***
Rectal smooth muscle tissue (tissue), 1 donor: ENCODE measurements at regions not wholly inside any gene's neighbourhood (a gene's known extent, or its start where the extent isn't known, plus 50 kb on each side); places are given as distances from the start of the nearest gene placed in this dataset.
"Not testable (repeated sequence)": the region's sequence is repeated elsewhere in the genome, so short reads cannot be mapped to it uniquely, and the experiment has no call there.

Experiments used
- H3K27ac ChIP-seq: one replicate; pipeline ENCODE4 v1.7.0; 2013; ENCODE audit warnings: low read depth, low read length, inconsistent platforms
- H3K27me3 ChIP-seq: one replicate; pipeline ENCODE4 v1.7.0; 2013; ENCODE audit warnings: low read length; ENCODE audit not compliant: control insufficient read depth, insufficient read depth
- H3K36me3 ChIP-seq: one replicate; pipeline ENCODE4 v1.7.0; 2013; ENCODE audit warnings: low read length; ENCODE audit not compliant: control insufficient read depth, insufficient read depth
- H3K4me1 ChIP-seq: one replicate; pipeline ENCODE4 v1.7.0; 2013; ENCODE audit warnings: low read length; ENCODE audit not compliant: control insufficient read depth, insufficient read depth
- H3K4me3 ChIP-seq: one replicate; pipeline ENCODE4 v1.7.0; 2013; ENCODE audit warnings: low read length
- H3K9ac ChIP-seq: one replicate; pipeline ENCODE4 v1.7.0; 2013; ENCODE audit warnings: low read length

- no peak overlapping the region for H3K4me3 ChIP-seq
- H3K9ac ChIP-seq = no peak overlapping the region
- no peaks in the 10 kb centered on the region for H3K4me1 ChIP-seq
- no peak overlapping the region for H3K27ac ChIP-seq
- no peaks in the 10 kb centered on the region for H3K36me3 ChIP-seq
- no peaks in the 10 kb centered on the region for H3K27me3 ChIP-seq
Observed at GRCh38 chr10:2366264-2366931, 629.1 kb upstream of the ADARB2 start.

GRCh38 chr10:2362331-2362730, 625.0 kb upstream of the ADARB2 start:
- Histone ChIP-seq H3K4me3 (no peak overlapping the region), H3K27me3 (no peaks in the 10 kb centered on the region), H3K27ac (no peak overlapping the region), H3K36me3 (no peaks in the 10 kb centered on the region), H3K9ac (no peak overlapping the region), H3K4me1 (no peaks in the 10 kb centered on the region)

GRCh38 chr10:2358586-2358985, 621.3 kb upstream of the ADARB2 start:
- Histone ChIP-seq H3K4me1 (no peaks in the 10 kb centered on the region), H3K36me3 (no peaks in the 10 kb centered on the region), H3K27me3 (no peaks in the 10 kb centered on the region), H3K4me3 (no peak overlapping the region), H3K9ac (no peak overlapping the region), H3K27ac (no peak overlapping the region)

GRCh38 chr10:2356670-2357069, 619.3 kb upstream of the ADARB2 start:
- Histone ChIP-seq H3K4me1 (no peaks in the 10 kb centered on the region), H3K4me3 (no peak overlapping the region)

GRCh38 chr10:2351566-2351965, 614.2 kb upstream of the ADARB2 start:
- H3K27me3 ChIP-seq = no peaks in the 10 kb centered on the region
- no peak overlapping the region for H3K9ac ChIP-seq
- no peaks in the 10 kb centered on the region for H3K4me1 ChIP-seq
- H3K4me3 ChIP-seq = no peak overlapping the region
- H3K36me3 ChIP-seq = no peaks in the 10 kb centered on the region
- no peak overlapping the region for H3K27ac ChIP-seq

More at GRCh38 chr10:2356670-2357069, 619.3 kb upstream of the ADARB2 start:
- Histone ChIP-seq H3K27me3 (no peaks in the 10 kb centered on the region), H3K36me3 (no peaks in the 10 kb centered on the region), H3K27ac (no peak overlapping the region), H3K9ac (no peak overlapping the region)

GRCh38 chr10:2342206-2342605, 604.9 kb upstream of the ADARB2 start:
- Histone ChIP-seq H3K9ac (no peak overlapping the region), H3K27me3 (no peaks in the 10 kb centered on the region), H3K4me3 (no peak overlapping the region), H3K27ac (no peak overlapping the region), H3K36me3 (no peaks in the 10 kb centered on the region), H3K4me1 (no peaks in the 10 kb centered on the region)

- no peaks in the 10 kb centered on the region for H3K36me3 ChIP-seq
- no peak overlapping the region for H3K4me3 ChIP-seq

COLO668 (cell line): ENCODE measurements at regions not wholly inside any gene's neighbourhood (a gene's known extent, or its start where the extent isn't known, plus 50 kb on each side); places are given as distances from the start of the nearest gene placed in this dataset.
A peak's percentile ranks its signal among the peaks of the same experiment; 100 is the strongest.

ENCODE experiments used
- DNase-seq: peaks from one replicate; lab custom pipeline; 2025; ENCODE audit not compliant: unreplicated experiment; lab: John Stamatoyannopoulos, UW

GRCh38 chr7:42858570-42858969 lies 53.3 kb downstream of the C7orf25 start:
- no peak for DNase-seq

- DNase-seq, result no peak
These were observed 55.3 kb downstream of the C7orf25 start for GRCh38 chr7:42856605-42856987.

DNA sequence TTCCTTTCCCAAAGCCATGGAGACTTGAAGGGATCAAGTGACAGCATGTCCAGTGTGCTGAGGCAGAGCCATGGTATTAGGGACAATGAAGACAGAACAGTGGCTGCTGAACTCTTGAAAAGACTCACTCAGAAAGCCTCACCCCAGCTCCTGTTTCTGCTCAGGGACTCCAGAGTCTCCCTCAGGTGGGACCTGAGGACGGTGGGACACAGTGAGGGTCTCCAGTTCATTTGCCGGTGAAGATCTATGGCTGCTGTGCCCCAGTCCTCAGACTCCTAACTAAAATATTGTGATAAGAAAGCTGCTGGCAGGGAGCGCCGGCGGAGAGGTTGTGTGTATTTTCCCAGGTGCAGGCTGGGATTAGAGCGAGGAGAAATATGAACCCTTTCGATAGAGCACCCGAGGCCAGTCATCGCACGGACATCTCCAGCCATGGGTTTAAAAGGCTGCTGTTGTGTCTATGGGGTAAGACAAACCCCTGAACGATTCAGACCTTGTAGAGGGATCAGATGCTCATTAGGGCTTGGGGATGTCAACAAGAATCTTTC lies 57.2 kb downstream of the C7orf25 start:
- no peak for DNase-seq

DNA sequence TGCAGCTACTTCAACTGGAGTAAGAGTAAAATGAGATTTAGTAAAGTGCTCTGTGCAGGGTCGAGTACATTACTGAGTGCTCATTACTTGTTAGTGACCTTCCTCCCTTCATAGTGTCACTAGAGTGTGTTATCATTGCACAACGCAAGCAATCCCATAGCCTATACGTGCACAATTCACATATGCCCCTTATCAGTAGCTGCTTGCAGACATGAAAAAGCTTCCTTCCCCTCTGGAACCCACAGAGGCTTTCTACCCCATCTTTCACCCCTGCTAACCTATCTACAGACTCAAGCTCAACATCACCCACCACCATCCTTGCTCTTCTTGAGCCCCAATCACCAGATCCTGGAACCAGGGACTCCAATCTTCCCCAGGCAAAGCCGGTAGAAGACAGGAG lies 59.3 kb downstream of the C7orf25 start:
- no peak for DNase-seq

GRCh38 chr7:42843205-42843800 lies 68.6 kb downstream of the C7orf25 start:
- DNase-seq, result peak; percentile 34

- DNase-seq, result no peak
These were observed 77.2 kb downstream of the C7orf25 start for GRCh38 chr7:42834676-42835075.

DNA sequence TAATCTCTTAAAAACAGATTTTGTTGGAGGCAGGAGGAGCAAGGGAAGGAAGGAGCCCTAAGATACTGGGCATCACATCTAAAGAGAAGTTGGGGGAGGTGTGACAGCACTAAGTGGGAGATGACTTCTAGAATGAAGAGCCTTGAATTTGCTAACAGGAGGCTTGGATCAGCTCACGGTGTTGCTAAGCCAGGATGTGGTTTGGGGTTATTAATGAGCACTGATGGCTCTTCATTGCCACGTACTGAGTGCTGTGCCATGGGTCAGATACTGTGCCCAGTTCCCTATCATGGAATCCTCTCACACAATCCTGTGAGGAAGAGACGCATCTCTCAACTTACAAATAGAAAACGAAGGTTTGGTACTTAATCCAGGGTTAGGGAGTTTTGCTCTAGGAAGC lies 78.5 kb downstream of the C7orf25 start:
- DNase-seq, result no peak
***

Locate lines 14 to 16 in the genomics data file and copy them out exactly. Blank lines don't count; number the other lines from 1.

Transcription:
- no peaks in the 10 kb centered on the region for H3K36me3 ChIP-seq
- no peaks in the 10 kb centered on the region for H3K27me3 ChIP-seq
Observed at GRCh38 chr10:2366264-2366931, 629.1 kb upstream of the ADARB2 start.